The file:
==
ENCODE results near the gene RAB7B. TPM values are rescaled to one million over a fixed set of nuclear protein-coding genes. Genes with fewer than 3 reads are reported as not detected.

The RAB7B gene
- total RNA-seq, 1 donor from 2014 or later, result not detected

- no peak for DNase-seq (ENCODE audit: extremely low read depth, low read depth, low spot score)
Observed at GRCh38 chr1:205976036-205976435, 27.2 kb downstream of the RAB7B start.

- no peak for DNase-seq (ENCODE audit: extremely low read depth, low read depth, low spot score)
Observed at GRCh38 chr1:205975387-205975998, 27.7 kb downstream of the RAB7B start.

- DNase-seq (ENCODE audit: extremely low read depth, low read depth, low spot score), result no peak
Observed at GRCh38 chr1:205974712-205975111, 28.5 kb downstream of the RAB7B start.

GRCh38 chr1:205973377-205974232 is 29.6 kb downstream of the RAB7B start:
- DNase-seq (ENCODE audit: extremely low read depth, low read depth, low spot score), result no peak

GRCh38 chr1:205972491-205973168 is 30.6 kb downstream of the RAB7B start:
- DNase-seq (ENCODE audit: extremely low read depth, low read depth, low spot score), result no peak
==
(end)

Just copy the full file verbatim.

ENCODE results near the gene RAB7B. TPM values are rescaled to one million over a fixed set of nuclear protein-coding genes. Genes with fewer than 3 reads are reported as not detected.

The RAB7B gene
- total RNA-seq, 1 donor from 2014 or later, result not detected

- no peak for DNase-seq (ENCODE audit: extremely low read depth, low read depth, low spot score)
Observed at GRCh38 chr1:205976036-205976435, 27.2 kb downstream of the RAB7B start.

- no peak for DNase-seq (ENCODE audit: extremely low read depth, low read depth, low spot score)
Observed at GRCh38 chr1:205975387-205975998, 27.7 kb downstream of the RAB7B start.

- DNase-seq (ENCODE audit: extremely low read depth, low read depth, low spot score), result no peak
Observed at GRCh38 chr1:205974712-205975111, 28.5 kb downstream of the RAB7B start.

GRCh38 chr1:205973377-205974232 is 29.6 kb downstream of the RAB7B start:
- DNase-seq (ENCODE audit: extremely low read depth, low read depth, low spot score), result no peak

GRCh38 chr1:205972491-205973168 is 30.6 kb downstream of the RAB7B start:
- DNase-seq (ENCODE audit: extremely low read depth, low read depth, low spot score), result no peak